Somewhere in the shade of beeches, an old man strolls.
He walks in a cloud of nightingales; his ear is filled with blackbirds’ songs,
with nightjars, song thrushes, finches.
Warblers call from the tops of trees. At the edge of the wood
skylarks dip and weave. His step is sure if slow.
He’s walked here for a thousand years, he’s walked here
through all seasons, in thick snow, in spring, in the haunt
of cinnabar moths. Butterflies flicker like fairy lights
his track is crossed by adders, slow worms; lizards
flick their tongues from branches dark with moss.
He cannot imagine another world, a world where names
mark territory with the surety of belonging –
Hale and Swingate, Pantry Wood; Long Plaistow,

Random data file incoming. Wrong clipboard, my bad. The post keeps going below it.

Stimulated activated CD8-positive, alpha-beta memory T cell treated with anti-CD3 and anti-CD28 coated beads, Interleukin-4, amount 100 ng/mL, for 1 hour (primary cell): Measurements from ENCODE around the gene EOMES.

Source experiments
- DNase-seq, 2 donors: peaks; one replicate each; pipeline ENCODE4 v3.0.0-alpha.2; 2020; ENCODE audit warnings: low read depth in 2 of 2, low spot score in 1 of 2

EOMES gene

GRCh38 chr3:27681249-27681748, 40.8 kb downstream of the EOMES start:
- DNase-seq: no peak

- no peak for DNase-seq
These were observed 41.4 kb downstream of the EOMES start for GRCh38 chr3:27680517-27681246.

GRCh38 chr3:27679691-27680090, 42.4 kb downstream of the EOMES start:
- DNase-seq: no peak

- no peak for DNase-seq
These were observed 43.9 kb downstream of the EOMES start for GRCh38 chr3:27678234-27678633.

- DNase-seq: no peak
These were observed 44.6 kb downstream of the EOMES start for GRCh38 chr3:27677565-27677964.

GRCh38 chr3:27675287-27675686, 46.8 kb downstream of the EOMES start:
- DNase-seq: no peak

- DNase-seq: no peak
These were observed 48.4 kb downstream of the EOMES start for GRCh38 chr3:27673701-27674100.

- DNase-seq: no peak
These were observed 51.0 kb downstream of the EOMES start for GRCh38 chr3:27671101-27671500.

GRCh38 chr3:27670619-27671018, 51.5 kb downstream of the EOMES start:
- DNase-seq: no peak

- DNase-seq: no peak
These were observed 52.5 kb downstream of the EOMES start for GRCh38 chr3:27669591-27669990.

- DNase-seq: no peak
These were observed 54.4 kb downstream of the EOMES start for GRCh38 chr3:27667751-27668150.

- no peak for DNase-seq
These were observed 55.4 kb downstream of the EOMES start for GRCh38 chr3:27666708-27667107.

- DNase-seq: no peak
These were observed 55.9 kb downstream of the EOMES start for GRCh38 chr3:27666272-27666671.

Dargate Wood, Crooked Oak and Pantry Field.
He cannot imagine a time when the things he knows have gone
when woods and fields are cleared with machines
he has no idea of. When all this green will be stone and steel
lanes become roads and something called traffic will come to be.
So he walks his journey slow and sure where the twilight
sprinkles diamonds through the leaves
in the haunt of cinnabar moths.